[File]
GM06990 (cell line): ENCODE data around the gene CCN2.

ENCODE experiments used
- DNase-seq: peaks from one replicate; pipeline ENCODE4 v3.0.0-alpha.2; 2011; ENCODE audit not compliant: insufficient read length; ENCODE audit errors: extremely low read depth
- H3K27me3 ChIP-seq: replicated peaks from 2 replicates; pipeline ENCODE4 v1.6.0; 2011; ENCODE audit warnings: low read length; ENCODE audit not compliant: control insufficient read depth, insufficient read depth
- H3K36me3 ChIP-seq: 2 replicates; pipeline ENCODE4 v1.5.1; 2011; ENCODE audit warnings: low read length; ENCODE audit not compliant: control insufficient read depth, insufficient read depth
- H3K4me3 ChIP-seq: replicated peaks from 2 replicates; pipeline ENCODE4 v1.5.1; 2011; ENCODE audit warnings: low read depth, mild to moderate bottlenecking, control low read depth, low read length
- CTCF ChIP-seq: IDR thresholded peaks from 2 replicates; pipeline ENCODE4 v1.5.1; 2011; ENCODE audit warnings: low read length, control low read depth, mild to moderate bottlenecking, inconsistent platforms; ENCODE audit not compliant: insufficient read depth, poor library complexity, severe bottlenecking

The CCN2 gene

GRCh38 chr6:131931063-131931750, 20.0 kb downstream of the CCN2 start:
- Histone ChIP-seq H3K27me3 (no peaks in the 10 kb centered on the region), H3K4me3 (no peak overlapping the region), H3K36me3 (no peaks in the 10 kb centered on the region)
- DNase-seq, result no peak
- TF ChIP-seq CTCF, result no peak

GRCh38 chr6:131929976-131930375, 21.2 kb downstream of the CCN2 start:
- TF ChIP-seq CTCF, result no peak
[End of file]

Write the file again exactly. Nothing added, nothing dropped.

GM06990 (cell line): ENCODE data around the gene CCN2.

ENCODE experiments used
- DNase-seq: peaks from one replicate; pipeline ENCODE4 v3.0.0-alpha.2; 2011; ENCODE audit not compliant: insufficient read length; ENCODE audit errors: extremely low read depth
- H3K27me3 ChIP-seq: replicated peaks from 2 replicates; pipeline ENCODE4 v1.6.0; 2011; ENCODE audit warnings: low read length; ENCODE audit not compliant: control insufficient read depth, insufficient read depth
- H3K36me3 ChIP-seq: 2 replicates; pipeline ENCODE4 v1.5.1; 2011; ENCODE audit warnings: low read length; ENCODE audit not compliant: control insufficient read depth, insufficient read depth
- H3K4me3 ChIP-seq: replicated peaks from 2 replicates; pipeline ENCODE4 v1.5.1; 2011; ENCODE audit warnings: low read depth, mild to moderate bottlenecking, control low read depth, low read length
- CTCF ChIP-seq: IDR thresholded peaks from 2 replicates; pipeline ENCODE4 v1.5.1; 2011; ENCODE audit warnings: low read length, control low read depth, mild to moderate bottlenecking, inconsistent platforms; ENCODE audit not compliant: insufficient read depth, poor library complexity, severe bottlenecking

The CCN2 gene

GRCh38 chr6:131931063-131931750, 20.0 kb downstream of the CCN2 start:
- Histone ChIP-seq H3K27me3 (no peaks in the 10 kb centered on the region), H3K4me3 (no peak overlapping the region), H3K36me3 (no peaks in the 10 kb centered on the region)
- DNase-seq, result no peak
- TF ChIP-seq CTCF, result no peak

GRCh38 chr6:131929976-131930375, 21.2 kb downstream of the CCN2 start:
- TF ChIP-seq CTCF, result no peak